Whether it was the adoption of universal schooling to produce a literate society during the industrial revolution, offering new agricultural science courses in 1890 to better equip students for shifting farming practices, or the proliferation of physics during the Cold War, schools have always adapted to the needs of society.
With the passage of House Bill 5 a few years ago, Texas schools are more aligned than ever with pathways to set students up for college and career. Many Valley school districts have begun or expanded options for students in areas such as law enforcement, medical sciences, or public service.
At the same time, technology skills required for the workforce of today and tomorrow still remain out of reach for most students. Only 18 percent of high schools nationwide are currently accredited to offer AP computer science and this percentage is even lower in the Valley. A few select schools are fortunate enough to have a trained teacher to maybe teach one or two sections at the high school level. This gap may have alarming consequences for our future, given how pivotal computers, robotics, and large amounts of data are to the nature of all work.
In my own job as a managing director at the education nonprofit Teach For America, I find myself faced with new technology platforms such as a mass marketing tool which requires some basic knowledge of the HTML language. The vast amounts of data which are now generated in every sector, every second, require a new understanding of how to manipulate that information to inform decision-making. Yes, some students might choose to become computer programmers, but many more will work in a different field in which a foundational knowledge in computers will be beneficial. We need to think more expansively about how we increase access so that it is now an expectation for students to be exposed to computer science as part of the college and career ready focus of high school.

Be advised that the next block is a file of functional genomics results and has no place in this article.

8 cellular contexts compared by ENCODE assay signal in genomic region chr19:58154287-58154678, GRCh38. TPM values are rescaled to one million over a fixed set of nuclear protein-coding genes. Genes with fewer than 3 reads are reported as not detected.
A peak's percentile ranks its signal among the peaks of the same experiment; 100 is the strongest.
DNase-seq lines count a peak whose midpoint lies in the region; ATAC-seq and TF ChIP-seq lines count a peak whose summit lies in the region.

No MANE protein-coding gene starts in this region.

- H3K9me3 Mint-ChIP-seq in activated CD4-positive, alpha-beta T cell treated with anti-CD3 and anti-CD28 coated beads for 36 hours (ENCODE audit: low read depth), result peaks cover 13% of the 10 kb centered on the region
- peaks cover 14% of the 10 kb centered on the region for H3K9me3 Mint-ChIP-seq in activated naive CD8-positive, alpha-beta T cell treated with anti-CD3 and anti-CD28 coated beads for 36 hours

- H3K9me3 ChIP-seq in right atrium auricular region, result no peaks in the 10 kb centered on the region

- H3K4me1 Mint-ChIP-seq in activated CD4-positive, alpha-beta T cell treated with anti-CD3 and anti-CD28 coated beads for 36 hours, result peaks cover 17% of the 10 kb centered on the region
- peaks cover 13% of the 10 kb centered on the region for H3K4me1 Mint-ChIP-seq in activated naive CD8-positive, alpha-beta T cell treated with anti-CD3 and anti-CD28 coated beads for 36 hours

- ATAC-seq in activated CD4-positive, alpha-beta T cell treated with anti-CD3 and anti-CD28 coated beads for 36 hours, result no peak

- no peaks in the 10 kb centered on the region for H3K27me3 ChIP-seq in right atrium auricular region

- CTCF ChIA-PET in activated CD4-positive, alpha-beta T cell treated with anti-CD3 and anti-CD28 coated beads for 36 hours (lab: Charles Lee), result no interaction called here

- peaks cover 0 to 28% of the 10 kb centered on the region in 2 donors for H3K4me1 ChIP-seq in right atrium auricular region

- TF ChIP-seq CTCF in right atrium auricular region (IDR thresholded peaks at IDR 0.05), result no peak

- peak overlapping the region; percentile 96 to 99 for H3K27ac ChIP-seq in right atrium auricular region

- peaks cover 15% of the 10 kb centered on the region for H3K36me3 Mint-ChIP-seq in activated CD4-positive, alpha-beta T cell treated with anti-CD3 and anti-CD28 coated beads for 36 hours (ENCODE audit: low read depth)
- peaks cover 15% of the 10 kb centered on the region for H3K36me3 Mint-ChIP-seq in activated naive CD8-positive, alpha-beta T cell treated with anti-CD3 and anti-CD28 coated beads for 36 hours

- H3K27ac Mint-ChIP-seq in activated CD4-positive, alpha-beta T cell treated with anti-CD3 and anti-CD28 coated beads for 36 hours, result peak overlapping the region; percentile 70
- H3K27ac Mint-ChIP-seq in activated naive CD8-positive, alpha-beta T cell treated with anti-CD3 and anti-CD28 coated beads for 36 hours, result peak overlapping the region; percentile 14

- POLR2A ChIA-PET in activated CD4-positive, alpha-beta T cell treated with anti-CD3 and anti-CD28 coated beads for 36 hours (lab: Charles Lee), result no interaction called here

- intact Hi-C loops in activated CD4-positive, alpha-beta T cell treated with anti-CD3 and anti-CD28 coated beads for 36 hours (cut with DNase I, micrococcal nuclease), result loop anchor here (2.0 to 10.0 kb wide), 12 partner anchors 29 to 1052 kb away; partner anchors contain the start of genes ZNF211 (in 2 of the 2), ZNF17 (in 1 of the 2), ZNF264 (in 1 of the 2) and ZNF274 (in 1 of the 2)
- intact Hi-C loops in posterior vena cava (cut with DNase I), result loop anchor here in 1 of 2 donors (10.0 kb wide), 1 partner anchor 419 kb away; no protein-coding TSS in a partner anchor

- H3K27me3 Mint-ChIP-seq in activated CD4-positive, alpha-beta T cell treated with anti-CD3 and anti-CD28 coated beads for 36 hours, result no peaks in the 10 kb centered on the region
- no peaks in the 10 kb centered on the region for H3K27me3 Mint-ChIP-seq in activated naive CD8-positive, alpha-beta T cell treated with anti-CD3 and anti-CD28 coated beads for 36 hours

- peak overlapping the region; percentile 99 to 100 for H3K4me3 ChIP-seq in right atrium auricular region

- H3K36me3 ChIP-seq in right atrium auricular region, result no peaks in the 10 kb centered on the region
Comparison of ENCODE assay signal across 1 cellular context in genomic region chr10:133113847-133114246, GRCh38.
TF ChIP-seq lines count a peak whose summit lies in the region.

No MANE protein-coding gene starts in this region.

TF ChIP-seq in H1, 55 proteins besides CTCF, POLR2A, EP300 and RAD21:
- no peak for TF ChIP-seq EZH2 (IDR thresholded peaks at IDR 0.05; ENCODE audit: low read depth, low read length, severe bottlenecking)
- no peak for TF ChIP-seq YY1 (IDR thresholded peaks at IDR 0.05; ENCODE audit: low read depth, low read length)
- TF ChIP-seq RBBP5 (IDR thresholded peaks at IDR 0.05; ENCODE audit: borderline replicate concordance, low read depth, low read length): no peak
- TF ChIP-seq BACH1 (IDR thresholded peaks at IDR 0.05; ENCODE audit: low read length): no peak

Fortunately, there are a growing number of potential pathways and options to shift our current programs. Many organizations in the region such as Club Code UTRGV, Border Kids Code, Code RGV, FIRST in Texas U.I.L. robotics, Nerdvana, and Sylvan Learning have already implemented engaging programs which reach elementary and middle school aged students to pique interest and build confidence. The University of Texas OnRamps program trains teachers to become certified in computer science and equips them to teach a dual enrollment computer science course through the university. Through grants with the National Science Foundation and AT&T, Teach For America has trained teachers to bring an accessible curriculum called Exploring Computer Science to several local high schools.
All of these efforts are reaching more students but are incremental in nature. The state of Texas needs a major push to encourage students and schools to offer more courses. Proposed legislation last session, sponsored by Representative Bobby Guerra of McAllen, recommended counting computer science courses towards high school graduation requirements. A change in the way these courses are credited could open the floodgates of students excited to tackle the subject. Local organizations, teacher training programs, and school districts should be preparing to find and prepare the teachers necessary to support such an expansion.
Much like all of those past moments in history which have shaped our education system today, it is now time to respond to our changing economy and globalized society by ensuring that schools equip all students with the needed 21st century skills, including computer science. Nationally, and here in the Valley, we are celebrating CS Education Week from December 5-12 this year. Learn more and get involved by participating in an Hour of Code online.